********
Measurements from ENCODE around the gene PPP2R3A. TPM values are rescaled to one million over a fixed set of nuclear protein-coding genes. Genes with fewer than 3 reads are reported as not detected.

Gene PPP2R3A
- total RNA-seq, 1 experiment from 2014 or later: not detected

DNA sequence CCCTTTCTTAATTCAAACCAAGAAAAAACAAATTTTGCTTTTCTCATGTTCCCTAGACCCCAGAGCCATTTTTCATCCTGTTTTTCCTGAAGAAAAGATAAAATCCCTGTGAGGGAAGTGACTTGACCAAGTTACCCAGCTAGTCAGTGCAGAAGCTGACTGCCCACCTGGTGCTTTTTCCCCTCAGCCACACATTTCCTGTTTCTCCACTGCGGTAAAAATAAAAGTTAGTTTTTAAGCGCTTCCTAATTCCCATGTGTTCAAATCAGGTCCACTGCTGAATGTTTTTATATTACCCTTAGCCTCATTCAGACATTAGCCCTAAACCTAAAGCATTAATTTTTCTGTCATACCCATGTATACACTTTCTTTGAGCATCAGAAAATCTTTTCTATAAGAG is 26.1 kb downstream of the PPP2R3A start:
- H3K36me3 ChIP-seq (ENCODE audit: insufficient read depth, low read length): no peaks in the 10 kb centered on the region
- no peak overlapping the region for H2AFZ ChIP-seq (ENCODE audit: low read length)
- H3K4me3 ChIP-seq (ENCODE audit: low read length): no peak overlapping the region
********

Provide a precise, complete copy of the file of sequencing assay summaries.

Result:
Measurements from ENCODE around the gene PPP2R3A. TPM values are rescaled to one million over a fixed set of nuclear protein-coding genes. Genes with fewer than 3 reads are reported as not detected.

Gene PPP2R3A
- total RNA-seq, 1 experiment from 2014 or later: not detected

DNA sequence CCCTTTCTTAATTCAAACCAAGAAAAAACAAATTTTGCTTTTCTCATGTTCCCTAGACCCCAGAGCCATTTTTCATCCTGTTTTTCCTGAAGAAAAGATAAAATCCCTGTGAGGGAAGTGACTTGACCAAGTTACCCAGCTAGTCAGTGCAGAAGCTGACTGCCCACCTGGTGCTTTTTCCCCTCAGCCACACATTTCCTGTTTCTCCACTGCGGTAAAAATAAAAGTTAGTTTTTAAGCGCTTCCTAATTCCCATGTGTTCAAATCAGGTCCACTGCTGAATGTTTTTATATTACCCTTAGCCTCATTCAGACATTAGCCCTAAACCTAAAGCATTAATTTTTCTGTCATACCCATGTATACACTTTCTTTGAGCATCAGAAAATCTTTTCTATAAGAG is 26.1 kb downstream of the PPP2R3A start:
- H3K36me3 ChIP-seq (ENCODE audit: insufficient read depth, low read length): no peaks in the 10 kb centered on the region
- no peak overlapping the region for H2AFZ ChIP-seq (ENCODE audit: low read length)
- H3K4me3 ChIP-seq (ENCODE audit: low read length): no peak overlapping the region